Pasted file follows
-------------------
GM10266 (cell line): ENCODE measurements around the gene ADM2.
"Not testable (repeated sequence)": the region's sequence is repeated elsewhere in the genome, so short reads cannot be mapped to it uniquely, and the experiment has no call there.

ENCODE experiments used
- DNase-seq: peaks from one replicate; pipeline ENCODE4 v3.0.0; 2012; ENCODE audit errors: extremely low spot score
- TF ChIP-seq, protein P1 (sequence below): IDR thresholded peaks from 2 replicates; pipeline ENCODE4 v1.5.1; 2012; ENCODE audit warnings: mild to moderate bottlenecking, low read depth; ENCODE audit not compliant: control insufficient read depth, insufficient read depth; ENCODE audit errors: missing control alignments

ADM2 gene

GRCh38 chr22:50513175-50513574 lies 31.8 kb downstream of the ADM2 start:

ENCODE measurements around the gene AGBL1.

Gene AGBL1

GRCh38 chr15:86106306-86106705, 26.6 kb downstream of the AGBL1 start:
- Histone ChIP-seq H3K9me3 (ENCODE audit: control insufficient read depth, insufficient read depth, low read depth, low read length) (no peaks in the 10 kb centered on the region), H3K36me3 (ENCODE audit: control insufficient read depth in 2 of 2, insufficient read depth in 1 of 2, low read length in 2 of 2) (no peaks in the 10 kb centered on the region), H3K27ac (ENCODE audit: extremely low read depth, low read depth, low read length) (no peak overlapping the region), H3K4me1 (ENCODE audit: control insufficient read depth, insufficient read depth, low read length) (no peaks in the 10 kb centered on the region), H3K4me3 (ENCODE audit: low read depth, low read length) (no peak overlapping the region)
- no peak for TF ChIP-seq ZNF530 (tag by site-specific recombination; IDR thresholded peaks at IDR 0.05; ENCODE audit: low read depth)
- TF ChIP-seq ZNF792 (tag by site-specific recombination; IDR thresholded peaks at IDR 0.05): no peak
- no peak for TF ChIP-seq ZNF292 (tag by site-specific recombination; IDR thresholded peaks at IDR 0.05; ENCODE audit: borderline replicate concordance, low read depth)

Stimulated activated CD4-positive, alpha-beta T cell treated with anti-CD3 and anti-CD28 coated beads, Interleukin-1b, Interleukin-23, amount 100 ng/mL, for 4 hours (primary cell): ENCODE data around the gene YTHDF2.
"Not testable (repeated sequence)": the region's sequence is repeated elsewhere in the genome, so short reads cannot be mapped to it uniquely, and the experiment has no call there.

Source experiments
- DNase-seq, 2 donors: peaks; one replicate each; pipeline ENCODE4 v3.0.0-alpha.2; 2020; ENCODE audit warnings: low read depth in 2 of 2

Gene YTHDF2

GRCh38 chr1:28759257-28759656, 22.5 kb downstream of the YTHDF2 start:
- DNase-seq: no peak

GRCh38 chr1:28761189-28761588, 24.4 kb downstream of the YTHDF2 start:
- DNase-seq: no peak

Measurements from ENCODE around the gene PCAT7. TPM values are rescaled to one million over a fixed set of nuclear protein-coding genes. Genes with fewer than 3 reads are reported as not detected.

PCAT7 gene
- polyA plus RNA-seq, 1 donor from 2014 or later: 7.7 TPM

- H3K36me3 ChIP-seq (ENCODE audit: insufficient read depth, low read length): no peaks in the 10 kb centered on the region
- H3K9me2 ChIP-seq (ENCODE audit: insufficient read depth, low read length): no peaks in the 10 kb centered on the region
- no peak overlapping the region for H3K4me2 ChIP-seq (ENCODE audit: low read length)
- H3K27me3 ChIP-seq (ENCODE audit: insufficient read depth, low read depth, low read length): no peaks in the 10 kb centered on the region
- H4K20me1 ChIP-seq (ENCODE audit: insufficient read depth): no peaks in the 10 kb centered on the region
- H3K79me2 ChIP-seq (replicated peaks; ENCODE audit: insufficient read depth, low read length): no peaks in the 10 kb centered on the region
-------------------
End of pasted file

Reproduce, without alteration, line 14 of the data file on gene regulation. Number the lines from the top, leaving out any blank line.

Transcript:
- no peak for TF ChIP-seq ZNF292 (tag by site-specific recombination; IDR thresholded peaks at IDR 0.05; ENCODE audit: borderline replicate concordance, low read depth)